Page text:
Marketing Your Brand Through User Experience

marketing Your Brand through User Experience

Marketing Your Brand Through User Experience

 "The customer is always right"

Here lies the iconic phrase that sits at the heart of practically every business's values. And yet, it sometimes seems to get lost in the mix of web-technical jargon when it comes to web design and development.

Having a solid user experience makes it easier for your business to promote its products or services. Your website’s engineering and content should always revolve around a user-centered approach. If you’ve lost sight of your user, you’ve lost sight of your website’s goal. There are seemingly endless aspects to keep in mind when creating your UX. However, your font choice, color scheme, responsive design, and navigation map are great places to start.

Choose Your Fonts Wisely

Fonts can make or break your user experience. It sounds dramatic, but fonts are inherent in the creative process for aesthetic appeal. They strengthen your theme, influence your users’ moods, focus your message, and depict your website’s vision

anthropologie text font

Image Source: Anthropologie

Your fonts should be consistent with the experience you’re trying to give. If you’re a women’s accessory, clothing, and home goods store, like Anthropologie, your site fonts should be exploding with tasteful, cutesy appeals. Notice how their font and text are consistent with the message. They even changed the color of the “A” for the “Standout Towels.” It’s awesome how small changes can really make your text work for you.

It’s good to aim to have no more than three fonts on your website like Anthropologie has done. Three is great for some differentiation to break up the page and tease the eye. However, too many more can distract from the message.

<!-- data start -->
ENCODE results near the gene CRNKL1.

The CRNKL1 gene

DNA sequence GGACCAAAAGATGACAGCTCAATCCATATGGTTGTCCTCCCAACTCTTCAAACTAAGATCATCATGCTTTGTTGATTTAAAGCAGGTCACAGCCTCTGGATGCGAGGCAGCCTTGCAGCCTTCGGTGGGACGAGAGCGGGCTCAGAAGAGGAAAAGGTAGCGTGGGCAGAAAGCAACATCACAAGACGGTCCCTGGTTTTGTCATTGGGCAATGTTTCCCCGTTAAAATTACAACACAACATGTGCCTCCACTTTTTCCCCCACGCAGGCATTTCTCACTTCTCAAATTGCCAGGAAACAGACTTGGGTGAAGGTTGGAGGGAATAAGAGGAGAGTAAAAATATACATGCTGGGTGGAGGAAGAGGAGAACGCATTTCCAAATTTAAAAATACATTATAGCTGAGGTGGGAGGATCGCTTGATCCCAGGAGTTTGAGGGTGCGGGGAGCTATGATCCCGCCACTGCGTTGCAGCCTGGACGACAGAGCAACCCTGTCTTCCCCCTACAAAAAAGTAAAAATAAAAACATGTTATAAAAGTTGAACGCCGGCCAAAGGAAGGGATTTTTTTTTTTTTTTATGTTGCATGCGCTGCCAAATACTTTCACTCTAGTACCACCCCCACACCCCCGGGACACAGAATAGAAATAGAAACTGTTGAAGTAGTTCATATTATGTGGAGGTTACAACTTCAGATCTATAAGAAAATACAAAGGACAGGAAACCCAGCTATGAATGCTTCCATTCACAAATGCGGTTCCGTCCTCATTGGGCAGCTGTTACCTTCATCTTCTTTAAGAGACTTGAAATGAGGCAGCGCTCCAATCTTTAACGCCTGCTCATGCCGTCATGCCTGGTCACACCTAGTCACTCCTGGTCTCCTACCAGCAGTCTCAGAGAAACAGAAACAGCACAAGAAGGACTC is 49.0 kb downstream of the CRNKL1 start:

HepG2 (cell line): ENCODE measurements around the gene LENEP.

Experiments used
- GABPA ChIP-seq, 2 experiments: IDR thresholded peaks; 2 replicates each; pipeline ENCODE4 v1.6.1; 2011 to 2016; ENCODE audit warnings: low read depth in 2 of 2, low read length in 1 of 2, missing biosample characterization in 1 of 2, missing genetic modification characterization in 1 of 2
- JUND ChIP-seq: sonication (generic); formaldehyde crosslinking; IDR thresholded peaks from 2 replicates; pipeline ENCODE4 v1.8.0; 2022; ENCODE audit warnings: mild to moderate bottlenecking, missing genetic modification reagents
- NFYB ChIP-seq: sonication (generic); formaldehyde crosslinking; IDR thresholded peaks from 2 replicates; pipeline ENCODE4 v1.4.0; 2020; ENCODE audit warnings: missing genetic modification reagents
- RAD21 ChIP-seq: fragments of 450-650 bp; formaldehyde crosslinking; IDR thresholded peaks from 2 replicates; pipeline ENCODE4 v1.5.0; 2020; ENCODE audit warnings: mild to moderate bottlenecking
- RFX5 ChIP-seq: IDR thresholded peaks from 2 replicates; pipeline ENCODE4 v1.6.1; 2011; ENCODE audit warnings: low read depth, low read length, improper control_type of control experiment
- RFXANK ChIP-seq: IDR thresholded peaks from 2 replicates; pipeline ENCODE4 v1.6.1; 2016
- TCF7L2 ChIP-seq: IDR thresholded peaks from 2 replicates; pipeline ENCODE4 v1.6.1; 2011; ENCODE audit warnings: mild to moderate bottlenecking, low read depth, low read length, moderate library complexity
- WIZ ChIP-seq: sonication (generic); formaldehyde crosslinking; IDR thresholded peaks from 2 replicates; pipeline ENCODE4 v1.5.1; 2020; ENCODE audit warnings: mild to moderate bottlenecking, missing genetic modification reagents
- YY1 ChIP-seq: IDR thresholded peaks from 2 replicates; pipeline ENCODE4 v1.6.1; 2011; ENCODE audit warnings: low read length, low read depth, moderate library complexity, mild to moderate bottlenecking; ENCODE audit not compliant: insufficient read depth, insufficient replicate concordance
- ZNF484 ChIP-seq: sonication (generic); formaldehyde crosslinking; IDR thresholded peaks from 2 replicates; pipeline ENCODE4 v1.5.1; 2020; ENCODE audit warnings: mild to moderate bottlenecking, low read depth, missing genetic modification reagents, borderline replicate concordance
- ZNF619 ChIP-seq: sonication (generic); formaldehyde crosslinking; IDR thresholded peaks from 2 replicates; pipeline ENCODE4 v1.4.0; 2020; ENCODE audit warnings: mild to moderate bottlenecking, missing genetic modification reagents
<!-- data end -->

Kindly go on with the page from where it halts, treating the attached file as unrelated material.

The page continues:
apple website example

Image Source: Apple

Likewise, if you’re a tech company, like Apple, your fonts should reflect your brand with a clean, sleek, look-and-feel without being boring or mundane.


It’s safe to stray away from using typewriter-like fonts, such as Courier, for text heavy areas unless for some reason you have hit the perfect balance between vintage and fun (see Anthropologie) or unless your audience is full of self-proclaimed, old-spirited hipsters.

For example,

Welcome to Fairy Shire: where dragons, unicorns, and leprechauns coexist.

I think I actually yawned while typing that. You don’t want your visitors falling asleep while they’re reading potentially useful information that can get them what they need and give your business what it needs ($).

Differentiate Yourself with Your Color Palette

Your color palette is crucial for branding with your website. Similar to a website's font, colors peak viewer interest, generate emotions, and set the stage for a positive user experience. One of the ways people learn to recognize brands is through color association.

For example, think of Coca-Cola, what three colors come to the top of your head?

coca cola website

Image Source: Coca-Cola

If you guessed red, white, and black then you would be correct. Building a brand requires so many inputs, so be careful when selecting your color scheme. It just might stick.

Your colors are also particularly important when it comes to your call-to-action buttons. Your CTA button color can help depict the type of message you’re trying to convey as users associate certain colors with specific feelings.